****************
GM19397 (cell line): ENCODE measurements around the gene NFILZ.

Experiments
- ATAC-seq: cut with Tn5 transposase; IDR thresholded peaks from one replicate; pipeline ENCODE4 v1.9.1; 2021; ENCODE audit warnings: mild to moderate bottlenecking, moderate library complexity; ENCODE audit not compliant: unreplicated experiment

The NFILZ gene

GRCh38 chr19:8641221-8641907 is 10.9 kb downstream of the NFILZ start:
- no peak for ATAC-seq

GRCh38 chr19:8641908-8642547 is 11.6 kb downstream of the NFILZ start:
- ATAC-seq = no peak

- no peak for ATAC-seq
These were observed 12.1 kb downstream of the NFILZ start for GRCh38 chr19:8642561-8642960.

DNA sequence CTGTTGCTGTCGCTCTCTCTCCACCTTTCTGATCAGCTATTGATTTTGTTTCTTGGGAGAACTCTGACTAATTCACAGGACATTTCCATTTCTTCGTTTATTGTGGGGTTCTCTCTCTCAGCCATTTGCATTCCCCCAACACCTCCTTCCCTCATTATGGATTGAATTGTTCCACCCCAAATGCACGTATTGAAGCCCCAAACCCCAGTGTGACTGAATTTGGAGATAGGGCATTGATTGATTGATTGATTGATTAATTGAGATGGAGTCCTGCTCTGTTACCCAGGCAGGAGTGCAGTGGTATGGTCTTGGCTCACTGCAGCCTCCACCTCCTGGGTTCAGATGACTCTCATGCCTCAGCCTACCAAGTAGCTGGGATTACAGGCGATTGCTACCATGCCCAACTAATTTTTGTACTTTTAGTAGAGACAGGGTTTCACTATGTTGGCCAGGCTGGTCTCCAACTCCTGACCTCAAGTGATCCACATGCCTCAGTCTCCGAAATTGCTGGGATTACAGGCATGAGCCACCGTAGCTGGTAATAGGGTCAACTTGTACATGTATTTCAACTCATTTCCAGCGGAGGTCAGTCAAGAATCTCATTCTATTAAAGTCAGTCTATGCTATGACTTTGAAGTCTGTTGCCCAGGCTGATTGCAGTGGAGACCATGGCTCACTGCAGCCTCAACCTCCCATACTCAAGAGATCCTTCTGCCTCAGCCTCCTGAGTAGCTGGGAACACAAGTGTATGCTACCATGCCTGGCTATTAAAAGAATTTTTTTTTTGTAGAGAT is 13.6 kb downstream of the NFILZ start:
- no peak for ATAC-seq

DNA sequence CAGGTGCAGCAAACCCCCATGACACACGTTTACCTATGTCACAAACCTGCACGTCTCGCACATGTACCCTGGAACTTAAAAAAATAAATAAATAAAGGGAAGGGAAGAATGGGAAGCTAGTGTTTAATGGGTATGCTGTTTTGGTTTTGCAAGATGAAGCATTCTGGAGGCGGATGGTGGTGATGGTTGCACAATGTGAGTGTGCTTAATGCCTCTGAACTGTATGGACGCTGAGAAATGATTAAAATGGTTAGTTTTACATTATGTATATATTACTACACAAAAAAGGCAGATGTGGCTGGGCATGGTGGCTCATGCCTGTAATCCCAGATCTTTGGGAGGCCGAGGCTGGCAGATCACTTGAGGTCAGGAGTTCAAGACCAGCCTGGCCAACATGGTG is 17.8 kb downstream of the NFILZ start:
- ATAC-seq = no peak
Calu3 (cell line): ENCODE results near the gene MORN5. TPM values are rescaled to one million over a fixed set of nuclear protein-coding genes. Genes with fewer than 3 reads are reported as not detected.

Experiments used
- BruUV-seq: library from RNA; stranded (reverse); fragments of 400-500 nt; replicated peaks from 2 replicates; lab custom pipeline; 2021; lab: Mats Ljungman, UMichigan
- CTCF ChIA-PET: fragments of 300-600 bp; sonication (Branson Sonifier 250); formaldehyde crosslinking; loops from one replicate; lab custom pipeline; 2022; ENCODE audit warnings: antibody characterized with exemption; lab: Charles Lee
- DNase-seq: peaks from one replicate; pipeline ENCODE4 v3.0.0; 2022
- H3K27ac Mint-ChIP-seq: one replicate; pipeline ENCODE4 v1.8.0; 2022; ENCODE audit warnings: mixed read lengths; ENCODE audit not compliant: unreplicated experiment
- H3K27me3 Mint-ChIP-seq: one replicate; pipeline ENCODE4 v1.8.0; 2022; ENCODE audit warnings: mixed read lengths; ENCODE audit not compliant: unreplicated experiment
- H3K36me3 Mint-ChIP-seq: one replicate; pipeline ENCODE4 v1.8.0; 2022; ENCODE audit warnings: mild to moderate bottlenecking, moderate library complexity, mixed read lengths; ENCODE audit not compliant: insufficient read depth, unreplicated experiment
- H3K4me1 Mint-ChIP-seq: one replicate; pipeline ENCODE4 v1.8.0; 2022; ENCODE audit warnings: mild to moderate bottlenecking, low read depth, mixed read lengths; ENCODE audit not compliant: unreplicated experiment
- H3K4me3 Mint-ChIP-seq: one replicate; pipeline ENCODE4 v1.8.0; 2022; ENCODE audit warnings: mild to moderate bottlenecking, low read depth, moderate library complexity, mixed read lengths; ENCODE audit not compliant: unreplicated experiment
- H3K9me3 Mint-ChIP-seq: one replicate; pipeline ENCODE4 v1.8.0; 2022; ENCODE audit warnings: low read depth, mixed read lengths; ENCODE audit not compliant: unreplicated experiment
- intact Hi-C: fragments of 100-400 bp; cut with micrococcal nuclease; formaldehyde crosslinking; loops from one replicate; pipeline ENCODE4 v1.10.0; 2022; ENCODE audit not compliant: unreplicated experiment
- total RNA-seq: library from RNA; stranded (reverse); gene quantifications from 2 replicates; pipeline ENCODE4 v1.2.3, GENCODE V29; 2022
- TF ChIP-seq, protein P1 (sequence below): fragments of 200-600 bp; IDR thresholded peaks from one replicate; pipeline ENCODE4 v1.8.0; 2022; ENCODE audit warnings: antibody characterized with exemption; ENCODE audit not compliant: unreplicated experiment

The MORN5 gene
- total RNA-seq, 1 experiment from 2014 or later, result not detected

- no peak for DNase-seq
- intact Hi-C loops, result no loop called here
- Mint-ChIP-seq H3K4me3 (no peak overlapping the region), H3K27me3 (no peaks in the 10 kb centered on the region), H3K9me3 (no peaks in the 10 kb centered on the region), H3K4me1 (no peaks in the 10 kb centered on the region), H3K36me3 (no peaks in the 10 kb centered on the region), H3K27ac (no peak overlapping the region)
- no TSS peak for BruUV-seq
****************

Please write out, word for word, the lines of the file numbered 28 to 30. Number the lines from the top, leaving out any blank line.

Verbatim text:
- TF ChIP-seq, protein P1 (sequence below): fragments of 200-600 bp; IDR thresholded peaks from one replicate; pipeline ENCODE4 v1.8.0; 2022; ENCODE audit warnings: antibody characterized with exemption; ENCODE audit not compliant: unreplicated experiment

The MORN5 gene
- total RNA-seq, 1 experiment from 2014 or later, result not detected